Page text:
improved my skill. I am so happy we got the call to perform in such a fun show. I really hope this is an every year thing,” said Sheila Boyle, who has been a part of the club for six years. Daytona State College also played a role in the vaudeville extravaganza. Among the talent, the burlesque dancers were DSC’s own, choreographed by Director Kevin Veiga. “This was a really fun show for the girls to perform and they enjoyed the burlesque routine very much so,” said Goettel. With the range of talent being so diverse, so was the range in age of each performer. 88-year-old Betty Place provided some comical relief in between skits, dressing in early 1900s bathing suits and chasing after young, hunky models. “To be honest this was my first time on stage. Bill had seen me in the bathing suit and asked if I wanted to be in the show. I really hope there’s another show next year, because I’ve got a pretty fun wardrobe”, said Place. The show was a two hour event and in closing the audience was treated to a performance by the Stetson University Band, playing an array of songs from “America the Beautiful” to “Stars and Stripes Forever”. Goettel said, “We were really shocked by such a turnout and how much money we raised in performing the vaudeville show, that I hope we can put something like this together next year. It was truly a wonderful experience.”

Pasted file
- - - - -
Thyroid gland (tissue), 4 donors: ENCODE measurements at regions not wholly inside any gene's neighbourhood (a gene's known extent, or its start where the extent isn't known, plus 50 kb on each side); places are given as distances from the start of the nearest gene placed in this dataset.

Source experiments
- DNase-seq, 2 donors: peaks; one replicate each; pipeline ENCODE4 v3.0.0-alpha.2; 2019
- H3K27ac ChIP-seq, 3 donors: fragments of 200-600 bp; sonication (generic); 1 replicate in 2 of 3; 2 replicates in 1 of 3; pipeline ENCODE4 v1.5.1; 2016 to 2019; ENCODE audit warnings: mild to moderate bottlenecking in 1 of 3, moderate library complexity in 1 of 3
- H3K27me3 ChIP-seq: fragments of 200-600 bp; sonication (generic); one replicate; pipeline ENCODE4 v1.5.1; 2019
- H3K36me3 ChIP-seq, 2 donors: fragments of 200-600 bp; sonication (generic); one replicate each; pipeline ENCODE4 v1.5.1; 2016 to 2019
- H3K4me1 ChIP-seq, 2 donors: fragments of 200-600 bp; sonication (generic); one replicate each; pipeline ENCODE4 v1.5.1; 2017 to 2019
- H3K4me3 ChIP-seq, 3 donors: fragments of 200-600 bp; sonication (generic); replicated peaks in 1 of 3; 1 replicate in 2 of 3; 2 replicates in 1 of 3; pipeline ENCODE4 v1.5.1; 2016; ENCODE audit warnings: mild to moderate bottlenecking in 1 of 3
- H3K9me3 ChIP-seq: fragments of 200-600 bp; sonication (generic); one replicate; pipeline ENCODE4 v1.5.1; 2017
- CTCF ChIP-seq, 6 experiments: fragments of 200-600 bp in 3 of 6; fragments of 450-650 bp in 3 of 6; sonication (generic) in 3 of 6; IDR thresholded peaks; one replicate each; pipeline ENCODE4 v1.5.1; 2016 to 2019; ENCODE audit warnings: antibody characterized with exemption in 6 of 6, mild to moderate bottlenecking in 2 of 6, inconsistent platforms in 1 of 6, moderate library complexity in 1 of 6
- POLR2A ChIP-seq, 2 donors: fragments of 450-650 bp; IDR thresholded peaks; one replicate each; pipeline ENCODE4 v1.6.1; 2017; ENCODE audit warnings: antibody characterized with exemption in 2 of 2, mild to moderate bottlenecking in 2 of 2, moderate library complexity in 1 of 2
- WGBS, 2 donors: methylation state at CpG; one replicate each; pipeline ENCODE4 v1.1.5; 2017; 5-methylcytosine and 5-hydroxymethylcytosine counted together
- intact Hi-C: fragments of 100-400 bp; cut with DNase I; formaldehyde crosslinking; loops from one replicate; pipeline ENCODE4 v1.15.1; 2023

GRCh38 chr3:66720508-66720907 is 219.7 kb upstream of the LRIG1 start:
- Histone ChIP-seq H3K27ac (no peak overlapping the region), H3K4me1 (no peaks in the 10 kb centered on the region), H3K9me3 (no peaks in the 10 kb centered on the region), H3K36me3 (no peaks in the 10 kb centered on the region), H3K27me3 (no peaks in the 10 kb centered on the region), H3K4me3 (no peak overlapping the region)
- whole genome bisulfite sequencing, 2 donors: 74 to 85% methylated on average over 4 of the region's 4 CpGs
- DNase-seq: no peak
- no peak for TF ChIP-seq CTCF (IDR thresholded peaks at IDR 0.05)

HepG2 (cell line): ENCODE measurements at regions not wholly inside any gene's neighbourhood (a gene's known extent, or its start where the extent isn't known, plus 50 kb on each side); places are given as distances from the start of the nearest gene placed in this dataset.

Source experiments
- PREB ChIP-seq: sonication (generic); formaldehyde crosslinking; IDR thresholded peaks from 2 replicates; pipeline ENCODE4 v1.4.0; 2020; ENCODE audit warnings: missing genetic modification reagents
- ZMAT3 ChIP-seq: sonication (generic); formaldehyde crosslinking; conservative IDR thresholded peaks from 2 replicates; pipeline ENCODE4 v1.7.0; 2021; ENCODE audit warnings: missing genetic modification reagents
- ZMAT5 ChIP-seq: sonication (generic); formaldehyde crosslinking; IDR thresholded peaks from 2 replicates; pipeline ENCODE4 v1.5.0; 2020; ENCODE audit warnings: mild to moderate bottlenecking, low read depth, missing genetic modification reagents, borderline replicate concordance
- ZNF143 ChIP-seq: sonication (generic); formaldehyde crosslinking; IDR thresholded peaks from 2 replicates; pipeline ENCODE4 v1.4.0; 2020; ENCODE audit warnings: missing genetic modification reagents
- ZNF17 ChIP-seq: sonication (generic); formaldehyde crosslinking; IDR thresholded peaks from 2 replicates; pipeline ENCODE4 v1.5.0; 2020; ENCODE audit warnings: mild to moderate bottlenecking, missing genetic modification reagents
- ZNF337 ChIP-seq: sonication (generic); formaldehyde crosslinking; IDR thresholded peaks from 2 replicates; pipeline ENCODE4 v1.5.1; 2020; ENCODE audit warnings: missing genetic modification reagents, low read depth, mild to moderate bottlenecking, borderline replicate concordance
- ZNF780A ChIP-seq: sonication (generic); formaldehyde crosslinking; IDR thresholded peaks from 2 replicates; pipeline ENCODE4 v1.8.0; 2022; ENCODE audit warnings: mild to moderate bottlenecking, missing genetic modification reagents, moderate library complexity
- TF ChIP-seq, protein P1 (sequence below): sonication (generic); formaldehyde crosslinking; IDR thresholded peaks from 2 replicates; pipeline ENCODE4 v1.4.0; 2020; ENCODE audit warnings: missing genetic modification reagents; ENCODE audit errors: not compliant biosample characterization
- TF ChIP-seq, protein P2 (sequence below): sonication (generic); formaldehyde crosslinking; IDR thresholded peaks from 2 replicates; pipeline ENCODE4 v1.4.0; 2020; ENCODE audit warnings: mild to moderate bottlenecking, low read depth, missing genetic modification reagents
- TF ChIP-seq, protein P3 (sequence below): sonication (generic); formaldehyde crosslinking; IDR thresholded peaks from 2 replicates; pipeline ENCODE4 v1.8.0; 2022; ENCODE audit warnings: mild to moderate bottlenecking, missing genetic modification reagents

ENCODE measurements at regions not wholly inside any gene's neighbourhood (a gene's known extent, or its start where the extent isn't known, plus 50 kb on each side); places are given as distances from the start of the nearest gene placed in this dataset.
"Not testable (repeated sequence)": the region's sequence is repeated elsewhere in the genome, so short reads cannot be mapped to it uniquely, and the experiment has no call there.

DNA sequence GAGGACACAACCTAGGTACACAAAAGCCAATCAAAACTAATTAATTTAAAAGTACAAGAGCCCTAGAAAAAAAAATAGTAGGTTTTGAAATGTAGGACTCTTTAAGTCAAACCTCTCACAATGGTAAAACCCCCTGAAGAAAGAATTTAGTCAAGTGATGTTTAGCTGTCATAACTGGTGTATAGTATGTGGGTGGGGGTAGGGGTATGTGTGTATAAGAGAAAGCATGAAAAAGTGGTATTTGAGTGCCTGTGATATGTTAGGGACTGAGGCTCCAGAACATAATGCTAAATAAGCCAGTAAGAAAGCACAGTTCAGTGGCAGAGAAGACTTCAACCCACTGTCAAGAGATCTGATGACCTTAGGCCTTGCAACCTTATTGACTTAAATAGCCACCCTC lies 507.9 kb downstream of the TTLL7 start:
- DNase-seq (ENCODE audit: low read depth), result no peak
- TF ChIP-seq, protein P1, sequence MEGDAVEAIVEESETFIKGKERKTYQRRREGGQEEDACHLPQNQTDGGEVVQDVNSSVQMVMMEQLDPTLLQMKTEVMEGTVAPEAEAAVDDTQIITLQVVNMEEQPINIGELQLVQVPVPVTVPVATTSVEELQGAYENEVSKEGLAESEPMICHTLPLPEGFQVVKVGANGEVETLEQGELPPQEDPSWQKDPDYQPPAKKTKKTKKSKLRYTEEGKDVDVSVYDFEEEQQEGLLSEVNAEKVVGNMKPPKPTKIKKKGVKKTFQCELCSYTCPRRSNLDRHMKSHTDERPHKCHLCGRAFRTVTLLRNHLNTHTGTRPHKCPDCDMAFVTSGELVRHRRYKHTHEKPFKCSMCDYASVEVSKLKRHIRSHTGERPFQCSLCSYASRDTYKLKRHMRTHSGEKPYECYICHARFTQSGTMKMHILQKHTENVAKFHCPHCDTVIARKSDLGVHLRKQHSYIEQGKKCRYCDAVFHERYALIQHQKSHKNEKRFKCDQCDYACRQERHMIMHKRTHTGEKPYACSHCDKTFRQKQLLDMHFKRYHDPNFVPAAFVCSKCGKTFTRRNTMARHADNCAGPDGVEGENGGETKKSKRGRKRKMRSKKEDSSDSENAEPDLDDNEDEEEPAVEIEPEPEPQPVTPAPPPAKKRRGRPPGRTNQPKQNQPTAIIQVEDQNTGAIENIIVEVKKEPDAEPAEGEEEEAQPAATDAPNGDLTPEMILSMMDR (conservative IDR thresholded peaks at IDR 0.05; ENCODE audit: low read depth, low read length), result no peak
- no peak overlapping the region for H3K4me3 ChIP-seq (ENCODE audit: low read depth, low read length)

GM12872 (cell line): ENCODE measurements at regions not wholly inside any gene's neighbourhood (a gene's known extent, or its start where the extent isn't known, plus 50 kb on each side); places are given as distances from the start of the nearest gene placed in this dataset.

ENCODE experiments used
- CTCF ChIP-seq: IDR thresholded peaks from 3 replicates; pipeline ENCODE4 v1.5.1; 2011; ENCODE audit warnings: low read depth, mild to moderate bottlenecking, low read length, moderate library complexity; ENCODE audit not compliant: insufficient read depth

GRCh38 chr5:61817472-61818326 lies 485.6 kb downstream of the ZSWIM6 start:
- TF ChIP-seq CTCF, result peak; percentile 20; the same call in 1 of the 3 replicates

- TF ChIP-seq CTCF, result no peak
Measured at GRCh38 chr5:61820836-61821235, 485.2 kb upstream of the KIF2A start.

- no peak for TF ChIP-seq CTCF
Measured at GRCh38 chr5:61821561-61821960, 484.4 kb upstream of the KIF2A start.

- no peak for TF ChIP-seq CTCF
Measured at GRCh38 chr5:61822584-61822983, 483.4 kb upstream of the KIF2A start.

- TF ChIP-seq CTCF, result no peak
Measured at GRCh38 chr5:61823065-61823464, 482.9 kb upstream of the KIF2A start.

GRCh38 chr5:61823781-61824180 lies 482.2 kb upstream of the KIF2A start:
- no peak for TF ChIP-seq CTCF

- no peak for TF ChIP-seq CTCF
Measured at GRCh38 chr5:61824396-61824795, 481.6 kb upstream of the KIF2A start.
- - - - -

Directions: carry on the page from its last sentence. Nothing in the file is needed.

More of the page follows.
Quenby Sheree/ In Motion

Buzz Maness performing as the clown ‘Strudel-Noggen’ for the V.F.W.


In Motion/ March 2012

In Motion March 2012  

Daytona State College, In Motion Newspaper